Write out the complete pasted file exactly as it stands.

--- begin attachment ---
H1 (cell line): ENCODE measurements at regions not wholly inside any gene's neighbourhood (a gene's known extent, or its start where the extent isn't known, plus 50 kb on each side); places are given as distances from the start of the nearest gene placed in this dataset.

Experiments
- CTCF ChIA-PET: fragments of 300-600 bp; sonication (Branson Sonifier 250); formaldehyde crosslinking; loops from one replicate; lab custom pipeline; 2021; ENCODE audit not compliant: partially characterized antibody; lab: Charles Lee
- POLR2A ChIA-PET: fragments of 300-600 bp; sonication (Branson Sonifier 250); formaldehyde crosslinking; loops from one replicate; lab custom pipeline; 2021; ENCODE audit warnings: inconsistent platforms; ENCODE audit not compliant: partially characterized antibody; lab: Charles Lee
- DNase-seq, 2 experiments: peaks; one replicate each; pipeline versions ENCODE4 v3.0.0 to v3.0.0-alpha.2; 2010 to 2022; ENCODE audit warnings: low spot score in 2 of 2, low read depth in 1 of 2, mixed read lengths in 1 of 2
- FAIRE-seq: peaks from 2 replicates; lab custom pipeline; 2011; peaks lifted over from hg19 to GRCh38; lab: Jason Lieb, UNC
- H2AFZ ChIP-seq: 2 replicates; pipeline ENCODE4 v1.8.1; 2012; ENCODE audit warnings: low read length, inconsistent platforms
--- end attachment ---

H1 (cell line): ENCODE measurements at regions not wholly inside any gene's neighbourhood (a gene's known extent, or its start where the extent isn't known, plus 50 kb on each side); places are given as distances from the start of the nearest gene placed in this dataset.

Experiments
- CTCF ChIA-PET: fragments of 300-600 bp; sonication (Branson Sonifier 250); formaldehyde crosslinking; loops from one replicate; lab custom pipeline; 2021; ENCODE audit not compliant: partially characterized antibody; lab: Charles Lee
- POLR2A ChIA-PET: fragments of 300-600 bp; sonication (Branson Sonifier 250); formaldehyde crosslinking; loops from one replicate; lab custom pipeline; 2021; ENCODE audit warnings: inconsistent platforms; ENCODE audit not compliant: partially characterized antibody; lab: Charles Lee
- DNase-seq, 2 experiments: peaks; one replicate each; pipeline versions ENCODE4 v3.0.0 to v3.0.0-alpha.2; 2010 to 2022; ENCODE audit warnings: low spot score in 2 of 2, low read depth in 1 of 2, mixed read lengths in 1 of 2
- FAIRE-seq: peaks from 2 replicates; lab custom pipeline; 2011; peaks lifted over from hg19 to GRCh38; lab: Jason Lieb, UNC
- H2AFZ ChIP-seq: 2 replicates; pipeline ENCODE4 v1.8.1; 2012; ENCODE audit warnings: low read length, inconsistent platforms